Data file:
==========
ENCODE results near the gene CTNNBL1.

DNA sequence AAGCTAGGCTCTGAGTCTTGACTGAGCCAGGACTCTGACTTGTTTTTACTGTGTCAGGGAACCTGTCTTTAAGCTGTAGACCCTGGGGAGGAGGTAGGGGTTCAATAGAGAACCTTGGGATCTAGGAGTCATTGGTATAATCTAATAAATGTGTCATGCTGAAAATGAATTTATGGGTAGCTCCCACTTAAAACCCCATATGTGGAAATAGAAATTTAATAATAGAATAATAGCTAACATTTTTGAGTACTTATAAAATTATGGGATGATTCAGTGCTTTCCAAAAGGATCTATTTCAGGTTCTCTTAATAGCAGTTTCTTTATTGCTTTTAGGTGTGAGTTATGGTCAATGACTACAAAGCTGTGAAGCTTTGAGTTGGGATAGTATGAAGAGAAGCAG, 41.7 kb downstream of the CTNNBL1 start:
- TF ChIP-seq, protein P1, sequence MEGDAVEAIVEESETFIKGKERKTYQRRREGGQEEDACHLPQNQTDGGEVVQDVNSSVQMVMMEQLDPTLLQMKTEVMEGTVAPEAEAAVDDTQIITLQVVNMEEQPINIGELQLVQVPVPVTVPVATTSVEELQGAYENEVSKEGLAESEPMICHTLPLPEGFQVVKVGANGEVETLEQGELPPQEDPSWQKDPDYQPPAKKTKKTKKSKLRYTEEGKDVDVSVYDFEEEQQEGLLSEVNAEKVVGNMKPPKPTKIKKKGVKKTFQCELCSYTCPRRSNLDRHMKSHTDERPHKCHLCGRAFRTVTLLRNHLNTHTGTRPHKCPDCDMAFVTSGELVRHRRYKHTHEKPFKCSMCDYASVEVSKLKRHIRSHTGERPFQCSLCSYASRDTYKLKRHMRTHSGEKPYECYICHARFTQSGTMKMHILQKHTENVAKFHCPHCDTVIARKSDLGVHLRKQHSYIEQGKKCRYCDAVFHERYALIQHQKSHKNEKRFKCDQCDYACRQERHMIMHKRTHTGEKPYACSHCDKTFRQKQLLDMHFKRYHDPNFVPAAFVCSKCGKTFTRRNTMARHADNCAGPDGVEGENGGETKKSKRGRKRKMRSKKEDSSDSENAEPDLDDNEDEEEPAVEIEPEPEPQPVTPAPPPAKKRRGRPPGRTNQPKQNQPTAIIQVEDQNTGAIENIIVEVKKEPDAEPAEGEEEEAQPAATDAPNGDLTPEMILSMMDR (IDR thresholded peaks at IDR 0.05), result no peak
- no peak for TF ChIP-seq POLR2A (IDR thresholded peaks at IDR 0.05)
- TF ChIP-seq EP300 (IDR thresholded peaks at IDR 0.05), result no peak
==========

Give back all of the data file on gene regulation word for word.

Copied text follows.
ENCODE results near the gene CTNNBL1.

DNA sequence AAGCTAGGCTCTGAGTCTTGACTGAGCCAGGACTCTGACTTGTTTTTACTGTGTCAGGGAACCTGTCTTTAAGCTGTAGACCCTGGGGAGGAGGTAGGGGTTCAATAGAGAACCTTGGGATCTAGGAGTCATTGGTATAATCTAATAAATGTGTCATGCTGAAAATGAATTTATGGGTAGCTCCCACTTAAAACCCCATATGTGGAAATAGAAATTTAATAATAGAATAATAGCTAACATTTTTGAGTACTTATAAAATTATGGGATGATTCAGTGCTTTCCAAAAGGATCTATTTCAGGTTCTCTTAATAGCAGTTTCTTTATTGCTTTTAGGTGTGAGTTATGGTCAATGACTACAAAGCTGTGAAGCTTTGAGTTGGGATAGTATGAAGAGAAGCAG, 41.7 kb downstream of the CTNNBL1 start:
- TF ChIP-seq, protein P1, sequence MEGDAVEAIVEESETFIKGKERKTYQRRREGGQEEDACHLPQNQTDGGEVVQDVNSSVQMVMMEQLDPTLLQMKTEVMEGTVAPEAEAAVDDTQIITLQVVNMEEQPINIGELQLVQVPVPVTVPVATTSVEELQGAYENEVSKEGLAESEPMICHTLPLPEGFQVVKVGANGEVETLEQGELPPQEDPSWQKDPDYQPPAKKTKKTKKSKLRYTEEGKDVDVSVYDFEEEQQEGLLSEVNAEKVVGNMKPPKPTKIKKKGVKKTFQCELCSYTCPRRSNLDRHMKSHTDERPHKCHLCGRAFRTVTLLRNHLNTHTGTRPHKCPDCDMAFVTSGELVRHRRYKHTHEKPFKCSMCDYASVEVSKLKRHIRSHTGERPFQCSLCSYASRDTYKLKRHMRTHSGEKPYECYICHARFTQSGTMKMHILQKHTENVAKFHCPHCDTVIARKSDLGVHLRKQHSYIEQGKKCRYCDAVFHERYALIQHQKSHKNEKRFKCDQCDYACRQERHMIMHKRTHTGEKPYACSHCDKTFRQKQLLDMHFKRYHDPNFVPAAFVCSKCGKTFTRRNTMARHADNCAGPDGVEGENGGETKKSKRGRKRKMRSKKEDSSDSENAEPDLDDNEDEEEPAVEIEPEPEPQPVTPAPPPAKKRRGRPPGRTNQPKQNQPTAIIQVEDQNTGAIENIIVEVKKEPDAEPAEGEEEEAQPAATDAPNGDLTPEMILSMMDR (IDR thresholded peaks at IDR 0.05), result no peak
- no peak for TF ChIP-seq POLR2A (IDR thresholded peaks at IDR 0.05)
- TF ChIP-seq EP300 (IDR thresholded peaks at IDR 0.05), result no peak